2 out of 4 stars
In Rocky, Sylvester Stallone sent boxers sprawling to the canvas. In Rambo, he killed every dictator. In Judge Dredd, he brought every criminal to justice.
But Stallone’s most impressive power occurs in The Expendables 3, where he makes Jason Statham, Dolph Lungren, Randy Couture and Terry Crews disappear and replaces them with some dudes named Kellen Lutz, Victor Ortiz and Glen Powell.
Call it the ultimate bait and switch: Take three of the staples of the first two Expendables and have Stallone fire them because they’re basically too old to be running around with machine guns and have him hire a few younger, sexier mercenaries to lead. Stallone is 68, so who’s he to tell anyone how old is too old?
Expendables 3 could have been epic. Harrison Ford, Wesley Snipes, Antonio Banderas and Mel Gibson joined a cast that already boasted Arnold Schwarzenegger and all of the aging, star-studded mercenaries from Stallone’s crew.
It wasn’t a matter of how many bad guys were going to die, but the amount of gore that would be involved in their demises. It wasn’t a matter of how many buildings were going to get blown up, but how much C-4 would be used.
But here’s what happened in the two years since The Expendables 2: The stars got soft in their older age – really, really soft. Somehow, the decision was made to drop The Expendables 3 from R to PG-13, which is like serving the audience fat-free frozen yogurt after indulging it with ice cream for years.
What’s the point showcasing Lee Christmas’ (Statham) knife skills if there’s no blood spatter? What’s the point of firing massive machine guns if no limbs are lost? Sure, The Expendables 3 can attract a wider audience with a more kid-friendly rating, but when was the last time you went to see a Stallone movie solely because of its story?
The first two “Expendables’“ biggest strength was the chemistry it developed between Stallone’s character, Barney Ross, and Gunner Jensen (Lundgren), Ceasar (Crews), Toll Road (Couture) and especially, Christmas.
This time around, after Stallone and Co. spend the opening scene breaking Doctor Death — a knife-wielding killer played brilliantly by Wesley Snipes — out of a train bound for prison, Stallone basically tells his crew that they are too old and slow and he doesn’t want their imminent deaths on his hands. And just like that, any chance to delve deeper into their relationships is severed.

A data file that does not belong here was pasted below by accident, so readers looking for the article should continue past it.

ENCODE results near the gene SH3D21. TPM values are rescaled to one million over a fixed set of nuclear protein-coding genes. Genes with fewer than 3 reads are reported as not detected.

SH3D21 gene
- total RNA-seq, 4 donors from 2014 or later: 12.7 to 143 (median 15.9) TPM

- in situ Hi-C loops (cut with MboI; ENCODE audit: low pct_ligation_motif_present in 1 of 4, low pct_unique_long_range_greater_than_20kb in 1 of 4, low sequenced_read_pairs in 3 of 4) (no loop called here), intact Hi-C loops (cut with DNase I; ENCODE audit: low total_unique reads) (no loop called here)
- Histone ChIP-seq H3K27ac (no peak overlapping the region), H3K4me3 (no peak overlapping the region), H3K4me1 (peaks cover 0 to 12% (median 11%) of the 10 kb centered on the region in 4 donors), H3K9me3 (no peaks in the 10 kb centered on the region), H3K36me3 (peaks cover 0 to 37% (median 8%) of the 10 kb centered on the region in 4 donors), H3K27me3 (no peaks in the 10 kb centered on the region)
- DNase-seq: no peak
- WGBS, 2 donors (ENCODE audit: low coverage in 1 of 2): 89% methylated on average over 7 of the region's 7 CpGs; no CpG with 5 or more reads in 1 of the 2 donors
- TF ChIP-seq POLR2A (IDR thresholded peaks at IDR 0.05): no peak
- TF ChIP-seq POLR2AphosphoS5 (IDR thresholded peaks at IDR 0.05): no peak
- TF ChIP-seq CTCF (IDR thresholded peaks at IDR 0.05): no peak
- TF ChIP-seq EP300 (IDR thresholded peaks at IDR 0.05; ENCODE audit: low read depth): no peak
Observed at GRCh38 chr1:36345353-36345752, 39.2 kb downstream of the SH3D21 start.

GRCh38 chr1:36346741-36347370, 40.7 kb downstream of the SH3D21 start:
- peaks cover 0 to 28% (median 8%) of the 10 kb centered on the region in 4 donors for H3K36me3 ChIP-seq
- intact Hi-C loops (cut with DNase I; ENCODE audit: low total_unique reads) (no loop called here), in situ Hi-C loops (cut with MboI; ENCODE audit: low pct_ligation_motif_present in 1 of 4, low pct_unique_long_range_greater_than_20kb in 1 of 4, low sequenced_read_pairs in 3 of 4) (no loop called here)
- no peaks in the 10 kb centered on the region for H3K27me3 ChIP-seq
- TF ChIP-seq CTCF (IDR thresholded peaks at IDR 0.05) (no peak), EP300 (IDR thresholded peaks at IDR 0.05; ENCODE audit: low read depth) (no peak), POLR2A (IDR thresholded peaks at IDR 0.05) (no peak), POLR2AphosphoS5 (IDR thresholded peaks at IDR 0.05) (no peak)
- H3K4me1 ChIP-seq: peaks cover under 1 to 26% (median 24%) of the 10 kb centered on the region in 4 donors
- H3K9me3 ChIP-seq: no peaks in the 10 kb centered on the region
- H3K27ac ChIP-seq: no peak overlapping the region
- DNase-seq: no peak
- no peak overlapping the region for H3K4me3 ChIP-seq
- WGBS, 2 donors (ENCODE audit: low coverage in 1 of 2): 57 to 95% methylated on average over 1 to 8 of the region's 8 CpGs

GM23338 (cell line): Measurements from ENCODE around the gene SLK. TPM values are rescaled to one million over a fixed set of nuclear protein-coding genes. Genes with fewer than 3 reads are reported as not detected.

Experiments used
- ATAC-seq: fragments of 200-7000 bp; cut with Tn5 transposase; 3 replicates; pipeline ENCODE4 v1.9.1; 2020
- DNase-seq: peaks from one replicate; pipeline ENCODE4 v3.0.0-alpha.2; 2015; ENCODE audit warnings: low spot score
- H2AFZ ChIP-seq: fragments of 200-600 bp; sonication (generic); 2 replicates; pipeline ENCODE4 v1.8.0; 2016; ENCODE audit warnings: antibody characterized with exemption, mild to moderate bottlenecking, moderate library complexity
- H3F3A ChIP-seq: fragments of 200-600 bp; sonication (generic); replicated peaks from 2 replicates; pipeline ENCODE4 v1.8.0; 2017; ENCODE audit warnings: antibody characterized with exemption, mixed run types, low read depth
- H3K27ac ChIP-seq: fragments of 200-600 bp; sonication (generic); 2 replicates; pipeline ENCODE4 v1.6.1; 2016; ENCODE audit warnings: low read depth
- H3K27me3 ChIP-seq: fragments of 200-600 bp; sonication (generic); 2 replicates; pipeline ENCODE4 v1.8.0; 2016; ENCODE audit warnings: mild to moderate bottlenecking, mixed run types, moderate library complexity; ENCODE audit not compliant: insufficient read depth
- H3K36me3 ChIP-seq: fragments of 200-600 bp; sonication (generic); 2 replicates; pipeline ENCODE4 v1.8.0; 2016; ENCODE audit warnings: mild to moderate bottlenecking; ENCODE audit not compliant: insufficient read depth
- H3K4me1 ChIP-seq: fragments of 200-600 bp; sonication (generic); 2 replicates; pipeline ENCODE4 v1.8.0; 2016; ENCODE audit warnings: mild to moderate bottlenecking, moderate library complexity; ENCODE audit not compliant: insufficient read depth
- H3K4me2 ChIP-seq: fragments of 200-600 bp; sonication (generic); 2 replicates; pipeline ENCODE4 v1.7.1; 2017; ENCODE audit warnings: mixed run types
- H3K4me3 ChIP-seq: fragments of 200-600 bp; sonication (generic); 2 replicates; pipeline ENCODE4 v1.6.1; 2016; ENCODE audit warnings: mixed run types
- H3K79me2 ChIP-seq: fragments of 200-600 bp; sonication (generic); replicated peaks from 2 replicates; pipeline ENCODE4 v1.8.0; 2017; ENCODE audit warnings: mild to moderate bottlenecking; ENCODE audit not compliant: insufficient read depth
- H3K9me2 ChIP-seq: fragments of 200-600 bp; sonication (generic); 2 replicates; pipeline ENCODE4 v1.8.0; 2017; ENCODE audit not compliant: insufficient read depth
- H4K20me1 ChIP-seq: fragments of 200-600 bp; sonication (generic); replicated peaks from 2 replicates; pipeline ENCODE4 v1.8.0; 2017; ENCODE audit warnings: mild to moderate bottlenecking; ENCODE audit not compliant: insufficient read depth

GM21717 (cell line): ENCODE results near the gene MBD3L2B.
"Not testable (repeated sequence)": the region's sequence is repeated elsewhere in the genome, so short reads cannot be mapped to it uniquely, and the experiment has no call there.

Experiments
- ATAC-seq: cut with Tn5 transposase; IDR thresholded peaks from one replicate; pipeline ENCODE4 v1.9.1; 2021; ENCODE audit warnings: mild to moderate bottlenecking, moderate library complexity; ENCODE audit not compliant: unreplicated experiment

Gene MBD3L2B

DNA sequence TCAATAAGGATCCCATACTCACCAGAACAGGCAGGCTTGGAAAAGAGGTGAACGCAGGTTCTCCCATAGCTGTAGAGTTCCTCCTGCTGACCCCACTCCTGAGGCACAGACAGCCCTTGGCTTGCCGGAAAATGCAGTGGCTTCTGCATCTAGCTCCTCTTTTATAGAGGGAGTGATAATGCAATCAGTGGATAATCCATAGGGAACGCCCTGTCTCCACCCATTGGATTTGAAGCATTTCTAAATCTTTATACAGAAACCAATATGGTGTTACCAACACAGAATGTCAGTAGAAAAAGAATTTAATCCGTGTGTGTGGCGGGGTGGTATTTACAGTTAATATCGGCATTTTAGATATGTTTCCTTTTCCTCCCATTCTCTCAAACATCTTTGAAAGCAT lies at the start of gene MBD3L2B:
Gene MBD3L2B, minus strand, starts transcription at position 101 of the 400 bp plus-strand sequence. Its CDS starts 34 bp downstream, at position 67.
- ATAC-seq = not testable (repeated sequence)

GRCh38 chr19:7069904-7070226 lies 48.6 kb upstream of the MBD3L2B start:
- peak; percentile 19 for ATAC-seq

Out with the old, in with the new, as Stallone uses the help of a rogue CIA agent played by Harrison Ford to recruit a new team to go after Conrad Stonebanks, the diabolical bad guy played by Mel Gibson who’s the world’s most notorious weapons trafficker.
There simply isn’t enough time in the 126-minute film for the audience to fall in love with Lutz, Ortiz or Powell, who were cast more for their looks and physique than acting skills.
Leave it to UFC champion Ronda Rousey, who place Luna, and Antonio Banderas, 54, who hasn’t been this in shape for a movie since donning the Zorro mask in 1998, to uplift a mostly downtrodden film.
Rousey’s persona and ability to kick guys’ asses make her a natural for the debut role, as she’s as impressive on the big screen as she is in the octagon. Banderas’ witty dialogue has the audience laughing, as his performance will make him a favorite to return for “Expendables 4.”
Yes, I know: The Expendables 3 was billed as the trilogy’s final chapter. But do you really believe that? Can Lions Gate Entertainment Corp. potentially leave hundreds of millions on the table?
The first Expendables, which opened in August 2010, made $274 million worldwide ($103 domestically) on an $80 million budget, making it a major success by any standard, even if it received mixed-reviews. Two years later, The Expendables 2 generated $305 million worldwide ($85 million domestically) on a $100 million budget, so did you really not think there wouldn’t be Expendables 3?
Of course not. But the box-office numbers for The Expendables 3 could be much lower than its predecessors. At least 2.2 million people already have watched it after a DVD-quality digital copy was stolen and put online weeks before the film’s Aug. 15 release, Robert Wenokur, Lions Gate’s top counter-piracy executive, told The Wall Street Journal. Lions Gate has filed lawsuits against websites linked to pirated copies, which could decrease the movie’s box-office take by an average 19 percent, according to findings by researchers at Carnegie Mellon University.
The biggest problem here, however, is the film itself. Director Patrick Hughes doesn’t deliver what Stallone and Simon West accomplished as directors in the first two Expendables, respectively. The PG-13 clearly handcuffs Hughes, as the tone-downed fight scenes will frustrate fans of previous Expendables.
Instead of finding the fountain of youth, Expendables 3, like much of its cast, didn’t get better with time – just older, slower and a lot less fun to be around.
Jon Gallo is an award-winning journalist and editor with 18 years experience, including stints as a staff writer at The Washington Post and sports editor at The Baltimore Examiner. He’s also an editor for CBSSports.com. He’s crossing his fingers the only baseball team in Baltimore that will contend for a title this summer won’t be his fantasy squad, the Catonsville Cartel. He also believes the government should declare federal holidays in honor of the following: the Round of 64 of the NCAA men’s basketball tournament; the Friday of the Sweet 16; the Monday after the Super Bowl; and of course, the day after the release of the latest Madden NFL video game.